Monday, 17 September 2007

Inspiration, re-drafting, rewriting...

What would you do if you lost your manuscript?

This actually happened to Jilly Cooper, who left the one copy of her just-finished novel on a bus after a good lunch with her agent. One can only imagine the weeks of hope and despair before the poor woman sat down to write the whole thing over again...

But without the excitement and discovery of a first draft. Flipping between trying to recall the old version, and just writing it anew. Thinking it still possible that the original might turn up...and being completely certain that the first rendition was better.

I have experienced this in a minor way, when I suffered a series of computer crashes over a period of months. I bought a second computer (belt and braces) then, come the next failure, discovered that they had not been programmed to back each other up at night as I'd thought. In the end, after a week of nail biting, it transpired I'd only lost one scene. But, do you know, I still think it lacks something the original had.

Now, in case the workshop burns down, I print out the books every two thousand words or so, and take them home, where I add them to a wobbly stack; geological layers of Rising Fire and Trav Zander, going back through time to my earliest efforts.


  1. How's about just committing the latest version to disk? The darned things are cheap (I like cheap) and care be stored in as secure an area as you've got. Some of my computer savvy friends tell me there are actually online services that will be your backup memory. It sounds a little weird to me, but you send the file to them and they keep it safe. Off-site storage, as it were.

    Every once in a while I print what I have so far and put it in a binder. Of course I'm always changing things in Chapter Two because of something in Chapter Twelve, so often as not it means printing the whole thing.

    Just as long as you have your backup!

  2. I use a laptop so am very paranoid about it getting nicked. I have a flash drive thing which I keep backups on. I also intermittently e-mail copies to myself. And print out every now and again.

    BTW is YWO down today? I can’t get on it.

  3. Hi Alan, I used to put it on disk - quick and easy.

    For some reason, after the major computer overhaul, I couldn't make it do it on either computer.

    Instead of taking thirty seconds, it became hugely complicated and often failed. Then I bought new disks, and the computers refused to work with them.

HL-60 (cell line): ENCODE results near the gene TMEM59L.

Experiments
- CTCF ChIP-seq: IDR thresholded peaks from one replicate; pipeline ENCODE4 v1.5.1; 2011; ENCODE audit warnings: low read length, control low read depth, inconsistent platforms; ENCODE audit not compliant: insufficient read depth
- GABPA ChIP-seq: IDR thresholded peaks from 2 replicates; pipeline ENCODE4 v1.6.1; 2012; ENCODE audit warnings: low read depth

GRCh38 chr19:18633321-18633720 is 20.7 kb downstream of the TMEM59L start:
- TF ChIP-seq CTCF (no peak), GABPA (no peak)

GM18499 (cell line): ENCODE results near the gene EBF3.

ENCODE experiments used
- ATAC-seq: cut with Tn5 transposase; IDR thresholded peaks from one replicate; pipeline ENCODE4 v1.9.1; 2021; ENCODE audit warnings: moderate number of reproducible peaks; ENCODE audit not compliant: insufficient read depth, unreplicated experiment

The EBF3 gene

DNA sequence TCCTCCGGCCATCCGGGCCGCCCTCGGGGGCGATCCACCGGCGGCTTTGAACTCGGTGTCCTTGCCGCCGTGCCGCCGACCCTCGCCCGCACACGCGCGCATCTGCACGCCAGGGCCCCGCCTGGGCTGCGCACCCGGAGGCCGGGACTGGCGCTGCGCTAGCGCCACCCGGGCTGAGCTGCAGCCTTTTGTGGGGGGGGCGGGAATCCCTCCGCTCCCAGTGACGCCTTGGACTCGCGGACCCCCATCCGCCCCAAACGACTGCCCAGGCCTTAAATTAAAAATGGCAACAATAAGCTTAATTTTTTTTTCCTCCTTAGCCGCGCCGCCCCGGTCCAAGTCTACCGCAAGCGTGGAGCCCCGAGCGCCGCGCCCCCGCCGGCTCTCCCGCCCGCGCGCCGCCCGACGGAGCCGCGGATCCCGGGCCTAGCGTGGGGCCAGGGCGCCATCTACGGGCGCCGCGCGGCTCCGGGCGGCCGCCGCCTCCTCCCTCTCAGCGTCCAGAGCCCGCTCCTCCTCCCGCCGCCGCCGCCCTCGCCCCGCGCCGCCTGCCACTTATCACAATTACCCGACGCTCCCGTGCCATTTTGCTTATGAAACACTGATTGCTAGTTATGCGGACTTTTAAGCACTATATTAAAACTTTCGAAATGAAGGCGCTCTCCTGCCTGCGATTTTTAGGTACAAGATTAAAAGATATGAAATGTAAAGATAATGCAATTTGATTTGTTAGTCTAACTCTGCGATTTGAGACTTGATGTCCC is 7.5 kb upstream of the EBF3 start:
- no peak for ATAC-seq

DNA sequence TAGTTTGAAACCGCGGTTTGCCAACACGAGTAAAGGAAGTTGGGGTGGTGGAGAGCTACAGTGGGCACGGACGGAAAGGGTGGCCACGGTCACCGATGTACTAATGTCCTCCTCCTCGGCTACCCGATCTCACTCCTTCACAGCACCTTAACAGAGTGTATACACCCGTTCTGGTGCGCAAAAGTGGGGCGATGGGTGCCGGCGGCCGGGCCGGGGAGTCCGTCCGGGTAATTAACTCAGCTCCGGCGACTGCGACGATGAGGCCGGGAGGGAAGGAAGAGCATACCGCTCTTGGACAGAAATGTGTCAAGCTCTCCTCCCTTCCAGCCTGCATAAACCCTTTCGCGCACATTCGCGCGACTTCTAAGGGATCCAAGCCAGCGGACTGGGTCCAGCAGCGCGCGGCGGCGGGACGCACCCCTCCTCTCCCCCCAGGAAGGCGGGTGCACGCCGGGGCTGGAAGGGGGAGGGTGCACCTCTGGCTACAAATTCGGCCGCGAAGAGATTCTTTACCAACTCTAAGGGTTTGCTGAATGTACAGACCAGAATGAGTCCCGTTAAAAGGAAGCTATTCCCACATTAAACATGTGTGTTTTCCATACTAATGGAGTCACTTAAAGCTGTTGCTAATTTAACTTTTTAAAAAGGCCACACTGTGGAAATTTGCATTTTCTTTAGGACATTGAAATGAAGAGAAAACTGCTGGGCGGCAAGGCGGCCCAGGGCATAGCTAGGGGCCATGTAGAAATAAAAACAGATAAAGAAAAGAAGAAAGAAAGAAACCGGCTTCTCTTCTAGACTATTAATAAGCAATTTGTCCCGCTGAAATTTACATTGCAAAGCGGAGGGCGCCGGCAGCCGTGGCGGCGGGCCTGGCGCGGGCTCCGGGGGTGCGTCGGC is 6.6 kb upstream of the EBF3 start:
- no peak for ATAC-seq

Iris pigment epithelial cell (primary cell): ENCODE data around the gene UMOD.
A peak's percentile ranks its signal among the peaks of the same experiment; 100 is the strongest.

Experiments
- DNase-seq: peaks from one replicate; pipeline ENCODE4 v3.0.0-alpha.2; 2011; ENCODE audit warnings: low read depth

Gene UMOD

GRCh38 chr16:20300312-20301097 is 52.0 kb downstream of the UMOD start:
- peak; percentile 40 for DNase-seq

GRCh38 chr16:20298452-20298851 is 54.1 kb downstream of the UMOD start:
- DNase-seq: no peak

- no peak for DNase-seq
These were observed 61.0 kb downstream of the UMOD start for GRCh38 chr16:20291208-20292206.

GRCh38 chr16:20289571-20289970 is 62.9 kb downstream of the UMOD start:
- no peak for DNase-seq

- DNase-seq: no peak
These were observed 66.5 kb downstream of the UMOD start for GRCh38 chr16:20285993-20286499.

Maybe I should have another go.

    Hi HJ, yes, YWO went off this morning.

    Thanks for the tips re email and flash drive thing. I will consult my computer expert before she vamooses to university.

  4. T. Jefferson Parker TYPES his entire story, sets it aside, TYPES another, sets it aside...he repeats the process until he is satisfied with his story. He never looks at his previous versions--just continues creating draft after draft until he feels that the last on is good enough to be the final.

    Me? I have some 80 backups of previous versions on my hard drive, some CD backups, flash drive, I even have emailed myself the file so it's in cyberspace.

  5. I believe that if I followed T.Jefferson Parker's method, each draft would be worse than the last.

    I've emailed the latest versions to myself.

    Good wheeze, HJ and Norm. Thanks.

  6. Hi Lexi,
    I too back up everything. Habit after I picked up a Virus on an old computer I had a lost 20 years of family history. Lucky for me I did back some of it up, but like you I wonder about the parts that were lost.

    I'm really enjoying YWO. It's great fun reading other people's books. My reviews for my book have been very interesting too.

    Best wishes

  7. Hi Annie,

    A virus - I hadn't even thought of that. Poor you.

    Funny to think of all the regretted lost bits of writing, sad ghosts floating in cyberspace...

    YWO is quite addictive. I've enjoyed most of the extracts I've read, and profited by the experience of analysing them.

    And some reviews one is grateful for forever.

  8. Hi Lexi! Thought I'd drop by your nook and say hello. I don't have any better ideas than the ones already suggested. Emailing is a good idea, easy to do and you can delete previous versions as you send yourself the current one.

  9. Hi wonderwood (woody? wonder? won?)

    My nook...I like that. Sounds rather cosy.

    Yes, emailing the latest version - complete with friendly encouraging note to self - seems the way to go.

    Foolishly, I'd always thought a whole novel would be too big to email. I now know better.